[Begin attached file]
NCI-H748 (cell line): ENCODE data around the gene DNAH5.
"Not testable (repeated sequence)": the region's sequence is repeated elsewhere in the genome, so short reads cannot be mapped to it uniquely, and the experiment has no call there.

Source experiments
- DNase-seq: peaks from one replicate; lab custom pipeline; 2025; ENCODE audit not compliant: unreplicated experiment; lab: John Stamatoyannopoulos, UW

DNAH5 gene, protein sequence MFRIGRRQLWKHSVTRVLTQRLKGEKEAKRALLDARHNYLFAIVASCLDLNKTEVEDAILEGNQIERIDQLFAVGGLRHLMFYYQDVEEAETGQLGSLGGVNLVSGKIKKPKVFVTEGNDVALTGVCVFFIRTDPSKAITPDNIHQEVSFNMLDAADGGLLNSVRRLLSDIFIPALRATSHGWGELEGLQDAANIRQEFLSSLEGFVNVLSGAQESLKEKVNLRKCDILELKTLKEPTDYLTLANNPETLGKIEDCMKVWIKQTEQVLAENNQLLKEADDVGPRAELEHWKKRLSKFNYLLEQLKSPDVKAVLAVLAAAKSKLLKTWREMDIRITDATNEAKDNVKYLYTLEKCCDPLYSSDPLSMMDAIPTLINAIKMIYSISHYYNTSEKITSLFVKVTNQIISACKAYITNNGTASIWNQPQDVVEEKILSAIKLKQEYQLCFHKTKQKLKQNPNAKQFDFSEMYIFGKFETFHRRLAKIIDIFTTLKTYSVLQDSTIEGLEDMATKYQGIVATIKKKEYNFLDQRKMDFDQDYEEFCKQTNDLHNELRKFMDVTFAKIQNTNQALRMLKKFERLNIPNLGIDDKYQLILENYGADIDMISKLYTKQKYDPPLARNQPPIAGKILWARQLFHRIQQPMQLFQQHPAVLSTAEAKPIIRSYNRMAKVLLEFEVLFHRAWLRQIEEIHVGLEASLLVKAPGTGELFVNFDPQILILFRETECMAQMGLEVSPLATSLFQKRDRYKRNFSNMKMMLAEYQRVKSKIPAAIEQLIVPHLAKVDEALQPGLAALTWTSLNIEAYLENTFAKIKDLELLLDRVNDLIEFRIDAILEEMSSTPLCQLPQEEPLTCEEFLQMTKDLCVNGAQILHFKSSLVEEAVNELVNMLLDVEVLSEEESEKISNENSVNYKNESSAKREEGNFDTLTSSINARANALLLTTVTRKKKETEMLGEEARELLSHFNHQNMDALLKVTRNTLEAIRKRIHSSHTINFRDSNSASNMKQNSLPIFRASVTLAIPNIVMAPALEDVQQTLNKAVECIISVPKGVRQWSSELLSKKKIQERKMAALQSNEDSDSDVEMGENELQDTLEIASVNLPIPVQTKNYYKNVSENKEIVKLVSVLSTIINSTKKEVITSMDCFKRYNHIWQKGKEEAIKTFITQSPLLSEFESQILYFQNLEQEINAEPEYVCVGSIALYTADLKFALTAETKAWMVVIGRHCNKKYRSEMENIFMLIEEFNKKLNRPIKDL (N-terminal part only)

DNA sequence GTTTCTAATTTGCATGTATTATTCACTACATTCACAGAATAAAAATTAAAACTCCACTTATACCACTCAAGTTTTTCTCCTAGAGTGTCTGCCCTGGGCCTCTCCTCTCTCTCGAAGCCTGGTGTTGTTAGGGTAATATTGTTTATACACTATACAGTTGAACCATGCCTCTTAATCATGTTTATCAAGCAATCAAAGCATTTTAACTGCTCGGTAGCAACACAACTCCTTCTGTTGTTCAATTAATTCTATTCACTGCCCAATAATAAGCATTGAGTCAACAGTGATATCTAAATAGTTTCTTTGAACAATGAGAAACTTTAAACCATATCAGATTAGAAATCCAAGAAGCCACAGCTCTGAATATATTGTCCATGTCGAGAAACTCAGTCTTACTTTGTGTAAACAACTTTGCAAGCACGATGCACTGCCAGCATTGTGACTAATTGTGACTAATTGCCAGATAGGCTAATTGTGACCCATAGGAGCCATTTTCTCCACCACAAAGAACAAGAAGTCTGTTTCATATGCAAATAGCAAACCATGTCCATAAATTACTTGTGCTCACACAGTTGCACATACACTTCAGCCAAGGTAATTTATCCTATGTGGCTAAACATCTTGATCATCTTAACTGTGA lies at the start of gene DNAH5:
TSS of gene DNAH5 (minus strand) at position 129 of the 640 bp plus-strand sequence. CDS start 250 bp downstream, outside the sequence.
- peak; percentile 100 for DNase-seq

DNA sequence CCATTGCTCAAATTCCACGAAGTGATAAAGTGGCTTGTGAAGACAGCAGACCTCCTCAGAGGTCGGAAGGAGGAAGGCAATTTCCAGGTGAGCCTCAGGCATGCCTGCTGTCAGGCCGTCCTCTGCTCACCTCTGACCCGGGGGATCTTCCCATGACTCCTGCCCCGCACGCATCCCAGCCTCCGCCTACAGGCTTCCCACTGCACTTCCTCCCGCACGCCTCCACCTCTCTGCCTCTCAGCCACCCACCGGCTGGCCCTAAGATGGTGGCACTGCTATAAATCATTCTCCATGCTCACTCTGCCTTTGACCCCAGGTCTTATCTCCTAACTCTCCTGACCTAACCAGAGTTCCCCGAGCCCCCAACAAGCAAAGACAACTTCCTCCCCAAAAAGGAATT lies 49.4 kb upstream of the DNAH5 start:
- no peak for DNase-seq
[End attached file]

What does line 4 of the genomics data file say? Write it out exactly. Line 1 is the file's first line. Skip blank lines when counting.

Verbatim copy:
- DNase-seq: peaks from one replicate; lab custom pipeline; 2025; ENCODE audit not compliant: unreplicated experiment; lab: John Stamatoyannopoulos, UW